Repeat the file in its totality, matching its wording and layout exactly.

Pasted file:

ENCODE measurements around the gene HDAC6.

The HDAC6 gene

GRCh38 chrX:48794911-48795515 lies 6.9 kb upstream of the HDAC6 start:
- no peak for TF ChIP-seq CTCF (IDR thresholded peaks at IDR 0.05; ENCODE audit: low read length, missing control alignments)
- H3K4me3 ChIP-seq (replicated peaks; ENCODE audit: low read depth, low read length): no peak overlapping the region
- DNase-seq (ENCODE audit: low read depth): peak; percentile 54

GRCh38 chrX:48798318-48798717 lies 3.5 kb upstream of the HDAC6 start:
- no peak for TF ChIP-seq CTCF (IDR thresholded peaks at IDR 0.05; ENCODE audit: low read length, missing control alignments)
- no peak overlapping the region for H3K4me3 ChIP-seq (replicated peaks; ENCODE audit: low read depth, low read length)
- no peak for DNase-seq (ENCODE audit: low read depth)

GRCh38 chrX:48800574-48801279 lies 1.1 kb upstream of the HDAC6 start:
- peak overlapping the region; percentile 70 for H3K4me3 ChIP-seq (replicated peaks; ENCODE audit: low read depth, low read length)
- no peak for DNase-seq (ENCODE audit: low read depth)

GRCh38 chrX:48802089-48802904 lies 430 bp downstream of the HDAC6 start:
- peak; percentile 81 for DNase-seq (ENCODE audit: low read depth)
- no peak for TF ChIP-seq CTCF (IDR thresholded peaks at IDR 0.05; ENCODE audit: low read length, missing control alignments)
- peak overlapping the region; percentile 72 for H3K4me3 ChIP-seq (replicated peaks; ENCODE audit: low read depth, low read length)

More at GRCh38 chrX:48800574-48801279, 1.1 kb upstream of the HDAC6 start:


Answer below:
ENCODE measurements around the gene HDAC6.

The HDAC6 gene

GRCh38 chrX:48794911-48795515 lies 6.9 kb upstream of the HDAC6 start:
- no peak for TF ChIP-seq CTCF (IDR thresholded peaks at IDR 0.05; ENCODE audit: low read length, missing control alignments)
- H3K4me3 ChIP-seq (replicated peaks; ENCODE audit: low read depth, low read length): no peak overlapping the region
- DNase-seq (ENCODE audit: low read depth): peak; percentile 54

GRCh38 chrX:48798318-48798717 lies 3.5 kb upstream of the HDAC6 start:
- no peak for TF ChIP-seq CTCF (IDR thresholded peaks at IDR 0.05; ENCODE audit: low read length, missing control alignments)
- no peak overlapping the region for H3K4me3 ChIP-seq (replicated peaks; ENCODE audit: low read depth, low read length)
- no peak for DNase-seq (ENCODE audit: low read depth)

GRCh38 chrX:48800574-48801279 lies 1.1 kb upstream of the HDAC6 start:
- peak overlapping the region; percentile 70 for H3K4me3 ChIP-seq (replicated peaks; ENCODE audit: low read depth, low read length)
- no peak for DNase-seq (ENCODE audit: low read depth)

GRCh38 chrX:48802089-48802904 lies 430 bp downstream of the HDAC6 start:
- peak; percentile 81 for DNase-seq (ENCODE audit: low read depth)
- no peak for TF ChIP-seq CTCF (IDR thresholded peaks at IDR 0.05; ENCODE audit: low read length, missing control alignments)
- peak overlapping the region; percentile 72 for H3K4me3 ChIP-seq (replicated peaks; ENCODE audit: low read depth, low read length)

More at GRCh38 chrX:48800574-48801279, 1.1 kb upstream of the HDAC6 start: